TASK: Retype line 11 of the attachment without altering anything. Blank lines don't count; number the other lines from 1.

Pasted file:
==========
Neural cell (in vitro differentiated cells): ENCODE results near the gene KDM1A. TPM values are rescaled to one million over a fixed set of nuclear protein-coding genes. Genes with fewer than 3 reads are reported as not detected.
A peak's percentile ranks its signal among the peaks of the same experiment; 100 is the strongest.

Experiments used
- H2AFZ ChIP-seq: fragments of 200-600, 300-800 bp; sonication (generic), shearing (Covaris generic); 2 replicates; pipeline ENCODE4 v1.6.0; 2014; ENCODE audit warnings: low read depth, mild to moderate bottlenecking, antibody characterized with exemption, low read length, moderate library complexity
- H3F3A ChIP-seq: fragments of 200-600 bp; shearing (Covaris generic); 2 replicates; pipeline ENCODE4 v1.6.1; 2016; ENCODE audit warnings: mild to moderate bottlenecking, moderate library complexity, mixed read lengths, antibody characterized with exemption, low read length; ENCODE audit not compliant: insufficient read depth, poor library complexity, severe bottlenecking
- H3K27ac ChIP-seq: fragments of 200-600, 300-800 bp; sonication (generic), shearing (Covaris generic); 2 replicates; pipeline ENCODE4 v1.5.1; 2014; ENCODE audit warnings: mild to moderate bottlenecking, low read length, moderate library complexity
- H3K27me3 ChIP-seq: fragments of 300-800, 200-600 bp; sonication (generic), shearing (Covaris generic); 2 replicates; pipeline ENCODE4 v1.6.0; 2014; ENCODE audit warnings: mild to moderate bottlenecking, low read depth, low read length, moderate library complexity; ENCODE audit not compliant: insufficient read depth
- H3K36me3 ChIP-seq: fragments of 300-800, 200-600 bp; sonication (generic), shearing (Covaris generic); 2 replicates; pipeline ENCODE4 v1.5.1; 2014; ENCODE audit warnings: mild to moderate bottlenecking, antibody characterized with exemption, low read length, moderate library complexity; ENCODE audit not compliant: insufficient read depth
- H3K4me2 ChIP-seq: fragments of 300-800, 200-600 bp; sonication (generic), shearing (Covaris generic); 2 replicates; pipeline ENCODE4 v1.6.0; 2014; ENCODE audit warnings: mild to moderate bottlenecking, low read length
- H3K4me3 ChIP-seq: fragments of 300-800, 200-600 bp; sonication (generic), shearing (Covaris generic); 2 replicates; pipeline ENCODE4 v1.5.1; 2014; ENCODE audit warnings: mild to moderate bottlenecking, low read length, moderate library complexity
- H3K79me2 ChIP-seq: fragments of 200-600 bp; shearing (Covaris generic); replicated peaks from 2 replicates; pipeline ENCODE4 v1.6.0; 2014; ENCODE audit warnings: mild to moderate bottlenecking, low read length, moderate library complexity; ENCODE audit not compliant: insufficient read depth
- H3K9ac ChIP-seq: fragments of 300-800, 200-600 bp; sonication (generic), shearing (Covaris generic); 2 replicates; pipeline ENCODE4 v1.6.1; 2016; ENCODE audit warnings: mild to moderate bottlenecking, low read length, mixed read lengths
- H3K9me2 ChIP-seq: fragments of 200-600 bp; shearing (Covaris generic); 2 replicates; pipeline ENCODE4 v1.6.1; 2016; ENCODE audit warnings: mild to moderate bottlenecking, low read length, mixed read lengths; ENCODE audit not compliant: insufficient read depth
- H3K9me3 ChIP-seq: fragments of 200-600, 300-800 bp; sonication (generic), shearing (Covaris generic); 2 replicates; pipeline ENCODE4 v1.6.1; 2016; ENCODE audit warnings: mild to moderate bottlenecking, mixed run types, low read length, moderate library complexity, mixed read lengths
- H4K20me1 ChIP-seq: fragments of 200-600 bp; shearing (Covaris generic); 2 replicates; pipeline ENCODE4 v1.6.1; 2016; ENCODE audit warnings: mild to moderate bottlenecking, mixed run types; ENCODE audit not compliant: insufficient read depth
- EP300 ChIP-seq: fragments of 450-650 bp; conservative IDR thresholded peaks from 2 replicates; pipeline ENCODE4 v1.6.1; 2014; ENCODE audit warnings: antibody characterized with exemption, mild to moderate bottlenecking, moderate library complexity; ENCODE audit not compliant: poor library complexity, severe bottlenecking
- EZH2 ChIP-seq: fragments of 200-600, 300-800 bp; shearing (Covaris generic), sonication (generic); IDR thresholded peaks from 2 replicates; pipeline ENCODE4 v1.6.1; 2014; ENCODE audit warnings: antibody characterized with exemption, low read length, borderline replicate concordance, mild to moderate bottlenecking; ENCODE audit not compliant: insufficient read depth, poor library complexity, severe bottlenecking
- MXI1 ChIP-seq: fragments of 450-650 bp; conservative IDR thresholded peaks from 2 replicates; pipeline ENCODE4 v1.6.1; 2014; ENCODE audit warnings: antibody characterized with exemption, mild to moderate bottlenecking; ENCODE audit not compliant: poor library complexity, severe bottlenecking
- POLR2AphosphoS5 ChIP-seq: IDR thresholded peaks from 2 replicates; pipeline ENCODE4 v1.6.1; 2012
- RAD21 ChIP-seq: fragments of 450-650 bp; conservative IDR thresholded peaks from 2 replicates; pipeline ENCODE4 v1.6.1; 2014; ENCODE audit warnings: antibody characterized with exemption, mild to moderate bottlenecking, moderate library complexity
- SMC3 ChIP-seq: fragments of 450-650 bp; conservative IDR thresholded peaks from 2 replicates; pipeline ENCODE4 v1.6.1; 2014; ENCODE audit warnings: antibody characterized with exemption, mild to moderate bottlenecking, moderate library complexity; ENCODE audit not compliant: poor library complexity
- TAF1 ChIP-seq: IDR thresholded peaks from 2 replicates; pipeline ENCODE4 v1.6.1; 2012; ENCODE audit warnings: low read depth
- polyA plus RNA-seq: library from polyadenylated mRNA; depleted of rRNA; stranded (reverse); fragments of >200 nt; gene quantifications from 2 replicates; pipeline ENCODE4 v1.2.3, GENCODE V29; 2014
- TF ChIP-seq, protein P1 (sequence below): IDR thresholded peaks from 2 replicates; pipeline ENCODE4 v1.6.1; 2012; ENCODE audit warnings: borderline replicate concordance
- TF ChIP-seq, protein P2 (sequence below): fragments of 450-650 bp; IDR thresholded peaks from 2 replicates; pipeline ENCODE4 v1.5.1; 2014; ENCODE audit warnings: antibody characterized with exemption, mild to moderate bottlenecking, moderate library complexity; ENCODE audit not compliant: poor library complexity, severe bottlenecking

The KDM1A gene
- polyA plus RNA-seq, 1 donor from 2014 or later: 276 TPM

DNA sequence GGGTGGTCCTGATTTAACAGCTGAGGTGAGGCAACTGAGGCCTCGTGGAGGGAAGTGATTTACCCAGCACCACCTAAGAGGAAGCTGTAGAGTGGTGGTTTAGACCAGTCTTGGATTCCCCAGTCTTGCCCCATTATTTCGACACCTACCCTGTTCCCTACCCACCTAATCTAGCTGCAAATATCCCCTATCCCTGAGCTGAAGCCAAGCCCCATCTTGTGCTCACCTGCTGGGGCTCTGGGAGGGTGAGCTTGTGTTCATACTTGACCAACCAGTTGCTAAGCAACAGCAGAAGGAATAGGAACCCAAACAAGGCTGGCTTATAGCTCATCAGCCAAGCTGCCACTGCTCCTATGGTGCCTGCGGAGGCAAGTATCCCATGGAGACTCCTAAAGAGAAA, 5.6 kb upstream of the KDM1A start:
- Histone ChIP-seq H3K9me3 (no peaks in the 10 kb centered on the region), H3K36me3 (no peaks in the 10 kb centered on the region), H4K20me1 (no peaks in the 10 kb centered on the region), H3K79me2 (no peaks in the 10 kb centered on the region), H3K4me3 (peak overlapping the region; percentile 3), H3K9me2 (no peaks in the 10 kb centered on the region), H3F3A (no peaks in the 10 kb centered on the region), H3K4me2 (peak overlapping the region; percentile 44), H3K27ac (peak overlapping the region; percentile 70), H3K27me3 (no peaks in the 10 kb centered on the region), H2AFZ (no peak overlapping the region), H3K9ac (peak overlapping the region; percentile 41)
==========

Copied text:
- H3K79me2 ChIP-seq: fragments of 200-600 bp; shearing (Covaris generic); replicated peaks from 2 replicates; pipeline ENCODE4 v1.6.0; 2014; ENCODE audit warnings: mild to moderate bottlenecking, low read length, moderate library complexity; ENCODE audit not compliant: insufficient read depth